Every once in a while, you make a discovery that makes you feel as if you have been living under a rock. For me, this happened last week as I discovered iTunes University. I had no idea that colleges and universities all over the country have been making premium learning available for free. Economics classes have always taught, “There ain’t no such thing as a free lunch,” but this proves them wrong! I found a seminar series from Stanford University on Human-Computer Interaction, so this will be the first in a ten-part series.
In this first installment, Dr. Shumin Zhai spoke on progressive user interfaces. He has been involved in the research and development of the gesture keyboard, an on-screen keyboard that allows for words to be drawn as a gesture instead of tapped out. The fundamental design principle that he discussed was the tension between ease and efficiency.
Ease refers to a design that allows a user to walk up to a new interface and use it without problem. It is a recognition task, so as a designer, you are building on what a user already already uses or intuitively knows. This is the principle behind the modern graphical user interface (GUI) that is largely responsible for the explosion of the personal computer.
Efficiency refers to a design that requires minimal effort. This is a recall task, so it relies on users learning the action to the point where they can perform it without instructions or scaffolding. This is embodied in the world of command-line computing where users can quickly perform tasks, but are required to independently remember the syntax required. A more everyday example of this design is keyboard shortcuts. Some people use these obsessively while most others never bother.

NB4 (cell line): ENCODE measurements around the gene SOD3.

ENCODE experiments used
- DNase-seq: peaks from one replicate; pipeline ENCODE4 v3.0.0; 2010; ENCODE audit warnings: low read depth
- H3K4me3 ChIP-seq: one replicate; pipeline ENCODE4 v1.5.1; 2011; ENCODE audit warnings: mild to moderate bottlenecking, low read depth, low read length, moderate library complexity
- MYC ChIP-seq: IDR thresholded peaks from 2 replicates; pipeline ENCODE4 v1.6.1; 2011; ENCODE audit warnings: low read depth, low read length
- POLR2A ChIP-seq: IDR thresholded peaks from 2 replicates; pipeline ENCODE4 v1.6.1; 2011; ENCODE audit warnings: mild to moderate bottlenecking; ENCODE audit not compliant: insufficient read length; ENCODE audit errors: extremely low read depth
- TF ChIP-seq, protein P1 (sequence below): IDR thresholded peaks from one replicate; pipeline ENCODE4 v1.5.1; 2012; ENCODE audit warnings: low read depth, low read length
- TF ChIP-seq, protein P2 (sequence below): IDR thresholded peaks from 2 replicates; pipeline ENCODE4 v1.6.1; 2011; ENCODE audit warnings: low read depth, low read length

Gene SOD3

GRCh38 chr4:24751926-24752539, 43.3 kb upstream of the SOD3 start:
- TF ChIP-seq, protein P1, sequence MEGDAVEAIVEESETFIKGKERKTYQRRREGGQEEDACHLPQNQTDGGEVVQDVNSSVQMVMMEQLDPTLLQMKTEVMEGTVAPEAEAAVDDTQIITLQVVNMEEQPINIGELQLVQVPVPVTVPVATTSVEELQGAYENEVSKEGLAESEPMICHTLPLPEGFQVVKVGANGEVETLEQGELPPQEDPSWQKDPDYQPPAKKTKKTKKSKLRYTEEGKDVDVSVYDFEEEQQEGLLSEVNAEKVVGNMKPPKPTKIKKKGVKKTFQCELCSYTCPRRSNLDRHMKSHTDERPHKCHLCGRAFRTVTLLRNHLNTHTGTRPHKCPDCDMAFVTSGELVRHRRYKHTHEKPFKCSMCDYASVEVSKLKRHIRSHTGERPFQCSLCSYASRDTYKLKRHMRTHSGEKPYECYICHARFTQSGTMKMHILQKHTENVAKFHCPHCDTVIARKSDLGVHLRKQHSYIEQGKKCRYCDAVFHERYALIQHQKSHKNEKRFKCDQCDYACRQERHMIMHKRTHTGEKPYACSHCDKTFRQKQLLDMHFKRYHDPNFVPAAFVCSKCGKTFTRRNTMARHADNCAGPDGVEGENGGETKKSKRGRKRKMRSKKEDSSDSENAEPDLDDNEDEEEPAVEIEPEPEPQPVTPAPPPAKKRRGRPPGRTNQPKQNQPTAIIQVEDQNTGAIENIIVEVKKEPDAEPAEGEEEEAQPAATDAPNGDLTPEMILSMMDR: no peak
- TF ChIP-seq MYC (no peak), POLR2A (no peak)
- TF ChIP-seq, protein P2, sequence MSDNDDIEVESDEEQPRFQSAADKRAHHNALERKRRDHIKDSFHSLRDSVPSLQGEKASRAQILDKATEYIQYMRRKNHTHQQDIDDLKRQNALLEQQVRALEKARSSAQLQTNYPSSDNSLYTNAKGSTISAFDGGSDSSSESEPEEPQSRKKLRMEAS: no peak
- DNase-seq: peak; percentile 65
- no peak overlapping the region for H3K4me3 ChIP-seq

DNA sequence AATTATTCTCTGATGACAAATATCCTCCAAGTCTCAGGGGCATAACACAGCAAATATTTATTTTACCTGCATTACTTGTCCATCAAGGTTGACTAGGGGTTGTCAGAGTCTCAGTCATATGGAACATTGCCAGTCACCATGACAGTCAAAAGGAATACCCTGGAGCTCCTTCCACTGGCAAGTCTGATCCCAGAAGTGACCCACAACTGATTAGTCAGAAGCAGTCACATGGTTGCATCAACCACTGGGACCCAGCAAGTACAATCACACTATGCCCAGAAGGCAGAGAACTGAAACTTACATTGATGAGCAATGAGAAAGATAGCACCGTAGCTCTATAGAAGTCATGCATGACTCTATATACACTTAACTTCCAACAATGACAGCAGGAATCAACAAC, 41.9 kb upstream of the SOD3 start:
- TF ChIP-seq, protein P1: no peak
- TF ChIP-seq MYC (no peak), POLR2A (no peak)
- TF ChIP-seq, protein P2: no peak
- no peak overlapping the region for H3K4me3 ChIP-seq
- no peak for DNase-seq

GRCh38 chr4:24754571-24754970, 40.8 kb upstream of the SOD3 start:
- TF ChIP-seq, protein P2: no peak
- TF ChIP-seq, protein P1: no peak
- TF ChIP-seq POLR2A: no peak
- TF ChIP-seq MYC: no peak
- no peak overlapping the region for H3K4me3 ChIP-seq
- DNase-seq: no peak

In the battle between ease and efficiency, ease almost always wins. This is mostly due to the fact that we typically value today’s time over that of tomorrow. So for a designer, the secret is to find a way to naturally move users from ease to efficiency. This is the task that Dr. Zhai set out to accomplish with the gesture keyboard, and he shared the principles behind this transition.
In order to move users from ease to efficiency, two things are required: information redundancy and chunking. Information redundancy basically means building in practice. Users have to perform the same actions over and over, and as they do, they can move from recognition to recall. Recall is much more efficient but also more cognitively demanding. With chunking, Dr. Zhai found that people learn things in chunks, not discrete items. So to have the greatest effect, the practice should be with chunks of information.
The great challenge for designers now is to explore ways to help users move from ease to efficiency in all different contexts. Sometimes it won’t be possible however, and in those cases, we need to design for users at both ends of the spectrum. As previously mentioned, ease almost always wins over efficiency, but it doesn’t have to completely replace efficiency.
Take a minute to look through my sketchnotes for more detail.